A former mountain rescuer told the Prince of Wales today that the late Queen Elizabeth II “did the right thing” by waiting more than a week before visiting Aberfan in the aftermath of the 1966 disaster.
Bob Thomas, who assisted in the disaster 57 years ago, assured Prince William that his grandmother – who has come under fire for being late – would have been a “distraction”.
The 40-year-old monarch and his wife, the Princess of Wales, 41, met rescuers from Aberfan as they visited Merthyr Tydfil, in Wales, today, to meet the Central Beacons rescue team, which celebrates its 60th anniversary this year.
The couple are introduced to Bob and Nick Richards, both of whom offer assistance when a devastating mudslide in a Welsh village kills 144 people, including 116 children.
“It must have been terrifying,” said William. It is my pleasure to meet you both. My grandmother told me many times about Aberfan.
A former mountain rescuer of the Prince of Wales (pictured with the Princess of Wales) said the late Queen Elizabeth II ‘did the right thing’ by waiting more than a week before visiting Aberfan in the aftermath of the 1966 disaster.
Mr. Thomas replied, “Your family did the right thing in not coming at once, as it would have been a distraction.”
The tragedy of 1966 was one of the worst in the United Kingdom, and left 116 children and 28 adults dead.
It was caused by a landslide that caused a landslide after heavy rains swept away Pantglas Elementary School and surrounding homes on the morning of 21 October.
The Duke of Edinburgh, Lord Snowdon and then Prime Minister Harold Wilson visited the scene the next day. The Queen waited eight days before going to the village near Merthyr Tydfil.
She visited the mining village several times and formed a strong bond with the community.
Mr. Thomas and Mr. Richards had helped with the aftermath of Aberfan and spent some time talking to William and Kate about the disaster.
Mr. Thomas, then a 19-year-old bank employee, showed William pictures and explained how difficult it was to clear the rubble.
“We were trying to move what looked like dry concrete,” Mr. Thomas said. It was really heavy and must have gone down like a train, for it destroyed a row of houses and the school.
Her Majesty the Queen visited the village of Aberfan (pictured) on October 29, 1966 – eight days after the horrific disaster in 1966.
Olivia Colman, pictured left, as Queen Elizabeth II during her visit to Tragedy Aberfan. A picture of the King in 1966 as he watches the ruined scenes in the Welsh village. The crown claimed the queen was fake wiping away a tear, but in reality, the king actually wept
There was a spring that turned over, and no one knew it existed. We had four weeks of rain and we just washed everything away. We were given a shovel and pick to get things out, but we couldn’t move them.
Mr Thomas said many of the rescuers were miners with the knowledge and skills to clear the wreckage.
“We ended up at about 2.30am and the miners had corrugated metal that they put in a trough, and they were using shovels to fill dump trucks every 15 minutes with mud,” said William and Kate.
The miners worked 16 hours straight there. I managed four years and I was 19 years old and physically fit. Last out was around 10.45am, after which he was recovering – not a rescue anymore.
Luckily we still had the pits at that time so if we didn’t have a gang of guys who knew what they were doing it would have been worse. There have been some horrific stories.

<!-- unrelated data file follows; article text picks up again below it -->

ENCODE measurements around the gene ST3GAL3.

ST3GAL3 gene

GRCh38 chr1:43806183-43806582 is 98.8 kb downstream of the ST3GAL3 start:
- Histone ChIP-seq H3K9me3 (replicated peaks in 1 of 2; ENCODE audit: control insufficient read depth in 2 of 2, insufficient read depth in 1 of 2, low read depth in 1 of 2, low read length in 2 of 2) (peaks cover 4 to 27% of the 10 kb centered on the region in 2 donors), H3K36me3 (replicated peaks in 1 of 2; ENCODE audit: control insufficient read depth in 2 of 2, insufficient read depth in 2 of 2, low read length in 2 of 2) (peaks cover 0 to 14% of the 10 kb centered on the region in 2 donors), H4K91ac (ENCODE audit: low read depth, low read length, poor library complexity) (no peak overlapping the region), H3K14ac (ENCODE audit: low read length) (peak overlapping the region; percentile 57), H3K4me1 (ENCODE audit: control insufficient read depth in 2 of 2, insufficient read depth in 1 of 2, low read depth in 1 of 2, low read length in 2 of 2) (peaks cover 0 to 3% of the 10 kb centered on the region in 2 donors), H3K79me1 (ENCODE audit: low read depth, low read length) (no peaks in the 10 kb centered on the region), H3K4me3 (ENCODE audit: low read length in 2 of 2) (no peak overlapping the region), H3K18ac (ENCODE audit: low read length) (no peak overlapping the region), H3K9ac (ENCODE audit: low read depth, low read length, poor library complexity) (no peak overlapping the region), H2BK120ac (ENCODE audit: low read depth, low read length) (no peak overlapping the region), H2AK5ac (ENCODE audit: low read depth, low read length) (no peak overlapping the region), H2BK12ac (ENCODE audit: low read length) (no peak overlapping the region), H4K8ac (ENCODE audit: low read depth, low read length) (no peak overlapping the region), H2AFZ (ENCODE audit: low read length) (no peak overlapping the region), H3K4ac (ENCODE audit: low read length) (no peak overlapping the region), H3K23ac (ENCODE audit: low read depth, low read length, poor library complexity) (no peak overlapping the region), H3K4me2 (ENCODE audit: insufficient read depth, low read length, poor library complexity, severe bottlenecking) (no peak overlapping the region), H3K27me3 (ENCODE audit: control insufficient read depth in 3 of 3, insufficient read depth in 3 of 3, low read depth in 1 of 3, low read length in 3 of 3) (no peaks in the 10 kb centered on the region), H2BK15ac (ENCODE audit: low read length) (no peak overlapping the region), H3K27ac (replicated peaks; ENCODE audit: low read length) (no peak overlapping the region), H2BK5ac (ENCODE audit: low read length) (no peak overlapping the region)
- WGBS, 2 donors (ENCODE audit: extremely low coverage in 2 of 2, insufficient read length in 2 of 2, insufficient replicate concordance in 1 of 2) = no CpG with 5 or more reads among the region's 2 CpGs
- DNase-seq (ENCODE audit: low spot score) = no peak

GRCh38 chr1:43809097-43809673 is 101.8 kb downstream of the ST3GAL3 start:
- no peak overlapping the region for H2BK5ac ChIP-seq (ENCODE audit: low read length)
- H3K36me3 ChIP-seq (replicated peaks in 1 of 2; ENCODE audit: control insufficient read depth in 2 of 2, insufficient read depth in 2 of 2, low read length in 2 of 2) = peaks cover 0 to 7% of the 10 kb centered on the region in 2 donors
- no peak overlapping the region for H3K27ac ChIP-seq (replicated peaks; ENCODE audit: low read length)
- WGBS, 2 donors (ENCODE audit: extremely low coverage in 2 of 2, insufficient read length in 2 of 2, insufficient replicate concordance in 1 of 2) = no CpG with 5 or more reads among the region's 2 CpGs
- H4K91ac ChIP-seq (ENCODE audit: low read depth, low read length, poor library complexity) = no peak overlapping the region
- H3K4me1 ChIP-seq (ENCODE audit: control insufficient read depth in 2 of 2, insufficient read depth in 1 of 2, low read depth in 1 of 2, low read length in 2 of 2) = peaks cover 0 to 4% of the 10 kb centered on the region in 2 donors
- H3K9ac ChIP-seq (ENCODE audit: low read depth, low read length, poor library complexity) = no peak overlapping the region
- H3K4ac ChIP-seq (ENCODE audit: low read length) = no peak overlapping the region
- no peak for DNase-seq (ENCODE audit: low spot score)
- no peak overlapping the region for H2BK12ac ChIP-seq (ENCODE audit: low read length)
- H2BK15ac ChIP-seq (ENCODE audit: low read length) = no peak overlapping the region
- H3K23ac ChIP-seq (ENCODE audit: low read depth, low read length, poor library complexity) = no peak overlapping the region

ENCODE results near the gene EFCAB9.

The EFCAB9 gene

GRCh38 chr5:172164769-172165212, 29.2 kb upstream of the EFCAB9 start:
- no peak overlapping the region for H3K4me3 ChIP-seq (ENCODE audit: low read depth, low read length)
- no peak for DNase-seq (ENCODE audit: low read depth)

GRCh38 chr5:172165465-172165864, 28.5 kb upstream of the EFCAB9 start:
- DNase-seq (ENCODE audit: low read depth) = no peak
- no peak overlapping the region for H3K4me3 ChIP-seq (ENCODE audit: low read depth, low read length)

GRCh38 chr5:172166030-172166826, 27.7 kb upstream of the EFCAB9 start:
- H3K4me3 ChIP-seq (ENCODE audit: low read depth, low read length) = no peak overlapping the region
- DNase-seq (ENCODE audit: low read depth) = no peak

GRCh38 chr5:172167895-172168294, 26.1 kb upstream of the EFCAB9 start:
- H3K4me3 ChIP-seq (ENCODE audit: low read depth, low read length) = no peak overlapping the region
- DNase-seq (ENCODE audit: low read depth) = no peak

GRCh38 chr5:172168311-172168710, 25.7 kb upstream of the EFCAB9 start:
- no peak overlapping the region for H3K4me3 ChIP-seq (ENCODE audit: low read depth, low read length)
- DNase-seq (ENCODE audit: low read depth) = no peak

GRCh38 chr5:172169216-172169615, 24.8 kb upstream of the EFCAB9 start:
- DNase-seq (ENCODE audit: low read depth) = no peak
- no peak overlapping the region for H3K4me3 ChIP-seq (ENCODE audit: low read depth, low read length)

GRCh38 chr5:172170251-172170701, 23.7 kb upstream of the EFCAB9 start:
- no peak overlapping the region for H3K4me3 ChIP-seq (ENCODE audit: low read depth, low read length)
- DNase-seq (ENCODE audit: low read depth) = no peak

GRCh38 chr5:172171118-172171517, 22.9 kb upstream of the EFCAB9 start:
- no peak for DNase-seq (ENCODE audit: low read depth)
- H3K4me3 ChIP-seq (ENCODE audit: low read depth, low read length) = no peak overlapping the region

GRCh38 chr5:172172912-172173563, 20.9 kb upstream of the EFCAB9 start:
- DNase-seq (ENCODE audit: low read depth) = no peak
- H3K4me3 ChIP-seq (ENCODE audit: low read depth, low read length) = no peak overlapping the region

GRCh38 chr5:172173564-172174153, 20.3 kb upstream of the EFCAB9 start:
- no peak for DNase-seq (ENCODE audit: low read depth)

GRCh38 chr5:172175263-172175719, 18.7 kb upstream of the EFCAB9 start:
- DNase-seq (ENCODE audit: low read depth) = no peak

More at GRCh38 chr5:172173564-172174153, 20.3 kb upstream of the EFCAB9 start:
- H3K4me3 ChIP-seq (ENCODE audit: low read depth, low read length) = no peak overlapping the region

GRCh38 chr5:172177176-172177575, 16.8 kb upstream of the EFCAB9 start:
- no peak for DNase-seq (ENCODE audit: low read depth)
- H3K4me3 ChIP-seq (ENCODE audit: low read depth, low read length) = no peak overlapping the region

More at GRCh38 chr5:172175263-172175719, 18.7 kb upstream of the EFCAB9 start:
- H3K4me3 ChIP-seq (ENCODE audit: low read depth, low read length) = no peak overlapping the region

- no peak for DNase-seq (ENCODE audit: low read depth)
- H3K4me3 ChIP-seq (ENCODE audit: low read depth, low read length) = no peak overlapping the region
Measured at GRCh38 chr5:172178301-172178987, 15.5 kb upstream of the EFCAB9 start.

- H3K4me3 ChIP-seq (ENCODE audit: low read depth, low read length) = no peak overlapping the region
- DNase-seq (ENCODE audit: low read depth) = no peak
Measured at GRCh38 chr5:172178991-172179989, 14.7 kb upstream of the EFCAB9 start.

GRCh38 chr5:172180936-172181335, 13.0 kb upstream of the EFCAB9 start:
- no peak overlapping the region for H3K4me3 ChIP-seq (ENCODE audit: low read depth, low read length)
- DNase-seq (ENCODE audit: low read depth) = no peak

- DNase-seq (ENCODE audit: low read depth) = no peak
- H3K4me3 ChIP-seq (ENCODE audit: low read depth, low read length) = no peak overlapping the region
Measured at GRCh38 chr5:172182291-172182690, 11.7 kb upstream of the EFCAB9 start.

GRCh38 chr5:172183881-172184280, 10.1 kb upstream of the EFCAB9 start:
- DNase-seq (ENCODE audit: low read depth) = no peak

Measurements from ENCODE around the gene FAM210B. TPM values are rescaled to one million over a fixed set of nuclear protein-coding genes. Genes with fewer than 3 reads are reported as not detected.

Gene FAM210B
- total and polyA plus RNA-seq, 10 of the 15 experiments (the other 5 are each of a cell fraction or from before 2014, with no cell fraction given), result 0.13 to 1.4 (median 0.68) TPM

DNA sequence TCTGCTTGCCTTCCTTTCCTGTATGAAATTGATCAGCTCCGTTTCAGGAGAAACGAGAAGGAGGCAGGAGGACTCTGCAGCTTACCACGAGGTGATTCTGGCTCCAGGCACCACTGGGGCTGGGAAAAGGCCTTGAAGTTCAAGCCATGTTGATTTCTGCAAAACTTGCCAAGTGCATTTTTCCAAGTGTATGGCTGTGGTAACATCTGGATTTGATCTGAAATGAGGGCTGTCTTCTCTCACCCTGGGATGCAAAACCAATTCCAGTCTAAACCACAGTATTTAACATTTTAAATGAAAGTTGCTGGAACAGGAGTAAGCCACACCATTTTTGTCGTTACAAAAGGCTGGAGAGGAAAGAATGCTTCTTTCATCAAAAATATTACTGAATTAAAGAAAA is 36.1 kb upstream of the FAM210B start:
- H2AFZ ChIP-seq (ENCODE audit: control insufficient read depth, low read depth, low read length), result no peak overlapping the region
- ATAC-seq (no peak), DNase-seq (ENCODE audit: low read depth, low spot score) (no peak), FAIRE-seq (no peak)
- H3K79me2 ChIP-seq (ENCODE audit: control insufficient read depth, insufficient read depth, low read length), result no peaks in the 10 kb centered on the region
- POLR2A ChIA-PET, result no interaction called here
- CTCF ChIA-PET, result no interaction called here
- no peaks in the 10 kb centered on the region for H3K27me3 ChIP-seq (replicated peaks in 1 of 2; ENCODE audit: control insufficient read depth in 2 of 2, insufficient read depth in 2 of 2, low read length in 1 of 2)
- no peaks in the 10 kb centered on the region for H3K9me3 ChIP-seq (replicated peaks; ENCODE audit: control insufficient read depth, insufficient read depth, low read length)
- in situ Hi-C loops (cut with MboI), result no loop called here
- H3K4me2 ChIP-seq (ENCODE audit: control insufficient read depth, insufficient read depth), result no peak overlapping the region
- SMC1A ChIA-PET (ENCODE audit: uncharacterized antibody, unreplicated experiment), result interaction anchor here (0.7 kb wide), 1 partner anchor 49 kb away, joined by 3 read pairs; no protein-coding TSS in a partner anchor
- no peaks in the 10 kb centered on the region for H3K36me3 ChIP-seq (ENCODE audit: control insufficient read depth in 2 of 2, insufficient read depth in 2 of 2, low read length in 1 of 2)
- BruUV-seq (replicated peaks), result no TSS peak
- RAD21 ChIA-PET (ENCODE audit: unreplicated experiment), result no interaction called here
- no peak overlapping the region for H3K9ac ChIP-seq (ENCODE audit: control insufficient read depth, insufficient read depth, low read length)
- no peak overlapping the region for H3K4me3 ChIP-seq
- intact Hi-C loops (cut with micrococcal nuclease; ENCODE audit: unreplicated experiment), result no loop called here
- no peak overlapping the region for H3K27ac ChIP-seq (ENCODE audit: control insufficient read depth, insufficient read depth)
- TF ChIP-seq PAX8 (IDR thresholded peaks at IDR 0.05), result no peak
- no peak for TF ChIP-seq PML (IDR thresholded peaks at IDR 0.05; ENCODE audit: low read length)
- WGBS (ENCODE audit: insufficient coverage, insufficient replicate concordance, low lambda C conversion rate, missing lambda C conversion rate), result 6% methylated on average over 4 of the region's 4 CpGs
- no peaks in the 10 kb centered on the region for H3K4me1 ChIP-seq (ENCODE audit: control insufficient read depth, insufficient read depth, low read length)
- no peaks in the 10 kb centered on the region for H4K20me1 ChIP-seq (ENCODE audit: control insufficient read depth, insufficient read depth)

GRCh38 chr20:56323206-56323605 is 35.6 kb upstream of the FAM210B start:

My wife was a teacher and she told me about this young man who went to work at 8:30 in the morning, and by 9:30 in the morning he had lost his wife, two children, and his house and all that was left were his sports jacket and his Ford Anglia pants. That was it. It is unimaginable.
Speaking after meeting William and Kate, Mr Thomas said: “It was very nice that they took some time off.” Mr Richards added: ‘I’m really happy. I can’t wait to tell the family as it’s been a secret.
Her Majesty the Queen visited Aberfan on 29 October 1966 – eight days after the terrible disaster.
The Queen’s decision not to visit Aberfan immediately is said to be one of her greatest regrets. Pictured: The Queen strolls through a Welsh mining village with Prince Philip behind her
Mud and destruction arose when mining fell from the hills high above Aberfan and engulfed Pantglas Junior School on 21 October 1966.
She was criticized by some for not immediately addressing the national disaster, and Netflix drama The Crown showed the Queen, played by Olivia Colman, apparently crying when meeting residents.
But British royal writer Penny Junor noted that the Queen was far from indifferent to the tragedy and “showed her humanity” to the local population in a quiet manner.
Penny made the remarks on ITV’s Inside the Crown: Secrets of the Royals, in 2020.
She said: ‘When I did arrive I spoke to the families and there was a woman who had lost seven members of her family. The Queen sat quietly with her and said nothing for half an hour. This queen was showing her humanity.
It was not clear who was the resident who was visited by the Queen for half an hour.
In one episode of The Crown, it was alleged that the King was forced to visit the disaster after a public backlash and showed little emotion towards the situation.
Queen Elizabeth II was photographed visiting the neighborhood in 1966 with her husband, Prince Philip
While strolling, Olivia’s depiction of the Queen dims her eye as if she’s wiping a tear away, after speaking to the bereaved. “I dried an eye so dry and by some miracle no one noticed,” she later said.
But Her Majesty’s decision not to visit Aberfan immediately is said to be one of her greatest regrets and most royal experts say the decision was made in practice.
Prince William and Kate’s visit comes as the duo were named Prince and Princess of Wales last September.
Since then, they have made many visits to the area to learn about issues of concern to the Welsh people.